"Probability that you'll get at least two of the same color" - means at least one pair (one pair or two pairs out of 4 socks).

P(at least one pair)=1-P(no pair) --> no pair means all socks must be of different colors --> \(P=1-\frac{C^4_5*2^4}{C^4_10}=\frac{13}{21}\).

\(C^4_5\) - # of ways to choose 4 different colors out of 5, basically # of ways to choose which 4 color socks will give us one sock (in this case we obviously will have 4 different colors); \(2^4\) - each of 4 chosen colors can give left or right sock; \(C^4_{10}\) - total # of ways to choose 4 socks out of 10.

What solution was given in the book for 41/42?

May i knw the logic behind this? m not getting the numerator part ..

If 4 out of 5 pairs of socks will give one sock, we won't have a matching pair, we'll have 4 different color socks and this is exactly what we are counting in the numerator.

Re: There are 5 pairs of socks: 2 blue, 2 white, 2 black, 2 yell [#permalink]
08 Mar 2014, 04:02

2

This post received KUDOS

I solved this one be listing method

Prob of at least getting a pair = 1 -prob(all different at four attempts) = 1-( 1 x 8/9 x 6/8 x 4/7) = 1-8/21= 13/21

a) 1 st attempt = getting any color =1 b) 2nd attempt = not getting the color picked in a). = 8/9 c) 3rd attempt = not getting the two colors above = 6/8 d) not getting any of the four colors above = 4/7

Re: Probability question: 10 socks [#permalink]
03 May 2014, 01:00

Why we took 2^4 ? what if we want to solve it by straight forward method ? that is considering P ( getting two socks atleast of same color ) ?

Bunuel wrote:

nonameee wrote:

There are 5 pairs of socks: 2 blue, 2 white, 2 black, 2 yellow, 2 green. You select randomly four socks together. What is the probability that you'll get at least two of the same color?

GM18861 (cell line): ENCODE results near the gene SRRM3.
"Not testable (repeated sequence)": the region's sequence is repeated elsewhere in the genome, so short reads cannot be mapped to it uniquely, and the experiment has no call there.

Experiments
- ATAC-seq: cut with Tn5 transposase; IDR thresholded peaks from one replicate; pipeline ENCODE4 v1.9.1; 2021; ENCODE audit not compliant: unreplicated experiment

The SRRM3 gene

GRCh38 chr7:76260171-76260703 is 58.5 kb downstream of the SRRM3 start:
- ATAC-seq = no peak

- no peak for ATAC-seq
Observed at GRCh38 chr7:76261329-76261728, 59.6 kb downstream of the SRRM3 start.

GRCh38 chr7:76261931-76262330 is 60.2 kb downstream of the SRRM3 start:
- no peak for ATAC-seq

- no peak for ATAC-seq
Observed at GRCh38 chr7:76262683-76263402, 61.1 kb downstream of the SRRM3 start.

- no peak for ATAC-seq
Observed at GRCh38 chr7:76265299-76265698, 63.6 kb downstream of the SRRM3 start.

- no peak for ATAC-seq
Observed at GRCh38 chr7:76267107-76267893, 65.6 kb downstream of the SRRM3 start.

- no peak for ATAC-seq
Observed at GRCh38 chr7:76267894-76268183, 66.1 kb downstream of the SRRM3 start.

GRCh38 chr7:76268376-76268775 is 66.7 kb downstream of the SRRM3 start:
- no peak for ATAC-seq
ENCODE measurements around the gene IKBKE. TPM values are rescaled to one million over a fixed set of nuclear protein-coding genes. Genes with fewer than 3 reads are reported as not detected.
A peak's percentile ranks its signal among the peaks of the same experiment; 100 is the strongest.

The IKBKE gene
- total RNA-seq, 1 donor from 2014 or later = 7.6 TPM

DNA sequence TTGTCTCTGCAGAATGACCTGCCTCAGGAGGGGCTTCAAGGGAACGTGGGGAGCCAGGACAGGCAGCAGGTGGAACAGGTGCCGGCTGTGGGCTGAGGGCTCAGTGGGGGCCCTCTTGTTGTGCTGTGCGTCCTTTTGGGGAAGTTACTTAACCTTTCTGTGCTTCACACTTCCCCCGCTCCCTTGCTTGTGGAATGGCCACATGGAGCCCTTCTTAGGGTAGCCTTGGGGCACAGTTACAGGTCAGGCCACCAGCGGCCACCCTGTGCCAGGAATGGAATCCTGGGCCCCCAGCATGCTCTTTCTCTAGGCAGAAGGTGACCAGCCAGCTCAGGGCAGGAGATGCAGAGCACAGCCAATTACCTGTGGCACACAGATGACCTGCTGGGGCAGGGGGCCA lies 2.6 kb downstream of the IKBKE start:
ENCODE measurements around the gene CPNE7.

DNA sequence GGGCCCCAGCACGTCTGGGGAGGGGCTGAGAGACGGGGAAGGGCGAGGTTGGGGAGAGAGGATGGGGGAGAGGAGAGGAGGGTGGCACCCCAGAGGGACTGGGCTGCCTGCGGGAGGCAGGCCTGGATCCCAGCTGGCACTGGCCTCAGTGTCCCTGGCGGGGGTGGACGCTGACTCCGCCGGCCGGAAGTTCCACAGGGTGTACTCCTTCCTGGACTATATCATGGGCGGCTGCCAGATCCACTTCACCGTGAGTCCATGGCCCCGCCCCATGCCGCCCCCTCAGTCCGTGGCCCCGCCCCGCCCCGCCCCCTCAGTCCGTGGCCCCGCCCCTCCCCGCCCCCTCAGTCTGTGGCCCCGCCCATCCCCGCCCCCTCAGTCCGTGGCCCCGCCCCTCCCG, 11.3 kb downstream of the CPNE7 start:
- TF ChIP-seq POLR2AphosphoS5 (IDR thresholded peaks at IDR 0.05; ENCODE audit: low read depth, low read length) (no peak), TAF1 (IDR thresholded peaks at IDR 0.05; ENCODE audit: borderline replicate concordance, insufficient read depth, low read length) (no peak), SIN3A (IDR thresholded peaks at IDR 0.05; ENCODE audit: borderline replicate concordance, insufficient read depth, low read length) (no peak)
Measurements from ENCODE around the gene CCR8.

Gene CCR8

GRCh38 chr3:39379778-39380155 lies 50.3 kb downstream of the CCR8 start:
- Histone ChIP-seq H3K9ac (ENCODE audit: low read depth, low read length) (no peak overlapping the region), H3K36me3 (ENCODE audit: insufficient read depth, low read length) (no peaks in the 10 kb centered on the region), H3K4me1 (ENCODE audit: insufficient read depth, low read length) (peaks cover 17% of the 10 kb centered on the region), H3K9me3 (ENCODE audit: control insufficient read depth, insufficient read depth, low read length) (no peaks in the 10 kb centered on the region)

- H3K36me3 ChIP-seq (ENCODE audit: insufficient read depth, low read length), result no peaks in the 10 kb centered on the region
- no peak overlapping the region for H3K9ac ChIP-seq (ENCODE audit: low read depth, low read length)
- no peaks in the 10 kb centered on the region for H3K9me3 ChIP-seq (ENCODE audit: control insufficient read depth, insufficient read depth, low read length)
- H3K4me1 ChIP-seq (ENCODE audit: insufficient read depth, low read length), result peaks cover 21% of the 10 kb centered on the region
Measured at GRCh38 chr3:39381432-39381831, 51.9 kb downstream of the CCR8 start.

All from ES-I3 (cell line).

"Probability that you'll get at least two of the same color" - means at least one pair (one pair or two pairs out of 4 socks).

P(at least one pair)=1-P(no pair) --> no pair means all socks must be of different colors --> \(P=1-\frac{C^4_5*2^4}{C^4_{10}}=\frac{13}{21}\).

\(C^4_5\) - # of ways to choose 4 different colors out of 5, basically # of ways to choose which 4 color socks will give us one sock (in this case we obviously will have 4 different colors); \(2^4\) - each of 4 chosen colors can give left or right sock; \(C^4_{10}\) - total # of ways to choose 4 socks out of 10.

Re: Probability question: 10 socks [#permalink]
03 May 2014, 03:37

Expert's post

sunny3011 wrote:

Why we took 2^4 ? what if we want to solve it by straight forward method ? that is considering P ( getting two socks atleast of same color ) ?

Bunuel wrote:

nonameee wrote:

There are 5 pairs of socks: 2 blue, 2 white, 2 black, 2 yellow, 2 green. You select randomly four socks together. What is the probability that you'll get at least two of the same color?

"Probability that you'll get at least two of the same color" - means at least one pair (one pair or two pairs out of 4 socks).

P(at least one pair)=1-P(no pair) --> no pair means all socks must be of different colors --> \(P=1-\frac{C^4_5*2^4}{C^4_{10}}=\frac{13}{21}\).

\(C^4_5\) - # of ways to choose 4 different colors out of 5, basically # of ways to choose which 4 color socks will give us one sock (in this case we obviously will have 4 different colors); \(2^4\) - each of 4 chosen colors can give left or right sock; \(C^4_{10}\) - total # of ways to choose 4 socks out of 10.

What solution was given in the book for 41/42?

Can you please tell me which part of below explanation is not clear?

\(C^4_5\) - # of ways to choose 4 different colors out of 5, basically # of ways to choose which 4 color socks will give us one sock (in this case we obviously will have 4 different colors); \(2^4\) - each of 4 chosen colors can give left or right sock.

As for direct approach: it would be lengthier way to get the answer. You should count two cases: A. one par of matching socks with two socks of different color; B. two pairs of matching socks. _________________

There are 5 pairs of socks: 2 blue, 2 white, 2 black, 2 yell [#permalink]
25 Jul 2014, 02:16

Expert's post

kiranpradhan wrote:

Total Number of Possible Combination= 10C4= 210

Total number of Combination where socks is not of same colour= 5C4= 5

Probability of Same= 1- 5/210= 41/42

PS: In socks there is nothing as left & right. So the factor of 2^4 is not required.

Hope it is clear & book is right!

The correct answer is 13/21, not 41/42. The point is that each out of 4 color socks you are selecting can give either first or second sock. Please read the whole discussion above. _________________